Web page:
You may remember from my first post on the ADF Land Rover 110s that I was quite critical of the specialised Regional Force Surveillance Vehicle (RFSV) variants, scoffing at the top-heaviness, the excessive width and the poor departure angle of the vehicle with the mass reduction components mission kit fitted.
Who was I kidding? The RFSVs are an awesome vehicle, so since that was written I have basically been working at turning my own vehicle into a functional replica of an RFSV.
RFSV-esque modifications and specialised equipment already on the vehicle includes:
- Power steering
- PTO winch
- Heavy duty clutch
- Long travel suspension
- Disc brakes
- 12V dual battery system with isolator in place of the original 4 battery 24V auxiliary power system for radio use
- Frontrunner Cub Pack box on the slide in the driver’s side FFR battery locker
- RFSV split rim wheels and Goodyear Hi-Miler Xtra Grip tyres – in storage
- RFSV brushbar
- RFSV brushbar side rails
- RFSV dual spare wheel carrier on passenger’s side
- RFSV underslung dual jerrycan carrier
- Repro RFSV dual jerrycan carrier on rear driver’s side.
- Repro RFSV side-mounted jerrycan panniers
I will be keeping the original roll bars (Roll Over Protection System – ROPS) as well as the current hard top panel and 3/4 Land Rover Defender roof rack. Future mods include the fitting of RFSV footwell kick vents, a second internal fuel tank on the passenger’s side and potentially a turbo for the Isuzu 4BD1 engine. That’s probably everything I’ll ever need for this vehicle – until I start tracking down and bolting on parts for the Australian Army SRV-SF Special Operations Vehicles, but that’s a whole ‘nother story.
Here’s some pictures showing the evolution.
Today, the 25th of April, is ANZAC Day. Usually, we would attend the local Dawn Service and then the 10am service in town, but in the age of the COVID-19 pandemic, this is not permitted and all public ANZAC Day services around the country have been cancelled. Instead, folks were encouraged to Stand-To at dawn in their driveways with a candle to mark the occasion.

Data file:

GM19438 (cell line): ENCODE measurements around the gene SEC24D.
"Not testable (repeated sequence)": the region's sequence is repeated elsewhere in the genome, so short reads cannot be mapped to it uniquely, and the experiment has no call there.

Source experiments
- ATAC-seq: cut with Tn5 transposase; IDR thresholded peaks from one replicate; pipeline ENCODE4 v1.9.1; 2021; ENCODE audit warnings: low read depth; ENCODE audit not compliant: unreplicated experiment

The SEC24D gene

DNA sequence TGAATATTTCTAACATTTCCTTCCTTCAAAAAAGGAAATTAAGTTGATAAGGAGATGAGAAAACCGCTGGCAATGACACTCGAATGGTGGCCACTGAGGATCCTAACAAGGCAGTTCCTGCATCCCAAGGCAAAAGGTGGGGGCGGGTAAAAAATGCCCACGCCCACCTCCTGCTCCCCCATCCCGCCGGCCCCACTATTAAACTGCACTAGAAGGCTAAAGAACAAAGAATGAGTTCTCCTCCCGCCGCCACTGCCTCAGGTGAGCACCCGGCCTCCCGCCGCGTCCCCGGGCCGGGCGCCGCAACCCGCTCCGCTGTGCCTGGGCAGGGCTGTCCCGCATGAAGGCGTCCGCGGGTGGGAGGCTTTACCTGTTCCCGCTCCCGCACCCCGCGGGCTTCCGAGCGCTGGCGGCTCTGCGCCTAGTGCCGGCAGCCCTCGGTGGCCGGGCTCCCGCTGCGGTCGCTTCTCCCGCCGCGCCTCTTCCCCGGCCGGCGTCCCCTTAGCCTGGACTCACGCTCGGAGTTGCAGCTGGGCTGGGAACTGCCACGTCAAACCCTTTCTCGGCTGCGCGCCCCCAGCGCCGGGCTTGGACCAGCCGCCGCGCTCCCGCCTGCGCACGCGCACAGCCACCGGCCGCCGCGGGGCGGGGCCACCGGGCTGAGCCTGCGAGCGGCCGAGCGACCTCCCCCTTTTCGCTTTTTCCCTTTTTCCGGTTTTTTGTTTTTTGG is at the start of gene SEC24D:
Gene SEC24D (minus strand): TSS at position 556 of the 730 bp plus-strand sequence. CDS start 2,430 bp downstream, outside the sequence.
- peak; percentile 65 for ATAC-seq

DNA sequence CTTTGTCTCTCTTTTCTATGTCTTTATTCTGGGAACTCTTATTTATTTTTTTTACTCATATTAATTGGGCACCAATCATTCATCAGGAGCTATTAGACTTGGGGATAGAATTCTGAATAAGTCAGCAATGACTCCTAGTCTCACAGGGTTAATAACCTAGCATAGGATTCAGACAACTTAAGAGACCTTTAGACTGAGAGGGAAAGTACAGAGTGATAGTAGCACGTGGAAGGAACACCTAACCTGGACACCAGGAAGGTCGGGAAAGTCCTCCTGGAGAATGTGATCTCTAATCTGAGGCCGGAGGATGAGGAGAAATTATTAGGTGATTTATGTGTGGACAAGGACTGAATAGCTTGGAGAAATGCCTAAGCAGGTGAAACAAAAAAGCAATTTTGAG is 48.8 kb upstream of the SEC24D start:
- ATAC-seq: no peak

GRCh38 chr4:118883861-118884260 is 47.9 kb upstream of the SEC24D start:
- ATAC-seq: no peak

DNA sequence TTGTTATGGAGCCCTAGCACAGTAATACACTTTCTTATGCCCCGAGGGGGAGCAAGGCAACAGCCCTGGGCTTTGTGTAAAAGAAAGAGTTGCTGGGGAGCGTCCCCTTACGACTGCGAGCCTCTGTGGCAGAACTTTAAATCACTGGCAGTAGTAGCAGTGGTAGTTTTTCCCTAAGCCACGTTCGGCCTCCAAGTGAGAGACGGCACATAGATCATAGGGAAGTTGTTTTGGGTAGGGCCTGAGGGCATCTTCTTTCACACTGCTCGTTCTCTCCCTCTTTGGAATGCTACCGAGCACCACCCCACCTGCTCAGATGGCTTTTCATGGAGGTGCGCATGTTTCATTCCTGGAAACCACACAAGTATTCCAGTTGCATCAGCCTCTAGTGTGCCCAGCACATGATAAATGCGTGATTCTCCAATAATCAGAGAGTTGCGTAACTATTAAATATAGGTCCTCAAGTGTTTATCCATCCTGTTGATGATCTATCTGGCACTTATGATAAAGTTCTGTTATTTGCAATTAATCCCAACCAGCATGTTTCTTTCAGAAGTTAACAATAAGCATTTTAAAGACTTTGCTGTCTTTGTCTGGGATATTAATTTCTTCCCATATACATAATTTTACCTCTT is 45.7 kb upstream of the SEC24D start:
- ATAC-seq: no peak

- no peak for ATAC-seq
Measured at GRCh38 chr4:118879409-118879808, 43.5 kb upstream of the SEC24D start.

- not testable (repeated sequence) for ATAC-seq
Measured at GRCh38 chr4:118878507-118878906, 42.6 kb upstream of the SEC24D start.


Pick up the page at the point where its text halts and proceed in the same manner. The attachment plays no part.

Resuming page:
I gussied up the Rover with various military accoutrements, secured an Australian National Flag to the B-pillar and a WWI configuration Australian Army slouch hat to the bonnet and drove through the streets of my town, hopefully enhancing rather than detracting from the townsfolk’s experience of a very different ANZAC Day. I was glad to see so many people Standing-To. It almost made up for not being able to commemorate the day properly. Lest We Forget.
Anyway, here’s some pictures of “Frankie” all dressed up for this morning’s Stand-To drive past.
4WD Swagman trips in the old ex-Army Fitted For Radio “Perentie” Land Rover 110 were a fixture of 2018. In January and February I travelled over to Western Australia. In June I travelled to Tasmania. In September 2018 I set off for an odyssey through Northern Australia, and that’s the trip described in this series of posts.
We probably should start at the beginning…
The plan for the Northern Australia jaunt was to go from Goulburn NSW to Port Augusta in South Australia, then up the guts of the continent via the Stuart Highway before turning left onto the Lasseter Highway to Uluru (Ayers Rock). After seeing the Rock and the Olgas, I would retrace my steps back to the Stuart Hwy and make for the Alice. From Alice Springs, work my way north to Darwin where I’d pick up my missus from the airport, then do the tourist loop through Kakadu, Katherine Gorge (Nitmiluk) and Litchfield National Parks for a week or so. Then I’d farewell her at the airport and head due east into the Gulf of Carpentaria on my way to Cairns. From Cairns I’d head north to Cape York. Have a bit of a look around there for a few weeks then head back to Cairns and hack my way down the coast to Sydney before making my way back home to Goulburn. I figured the whole expedition might take anywhere between two and four months.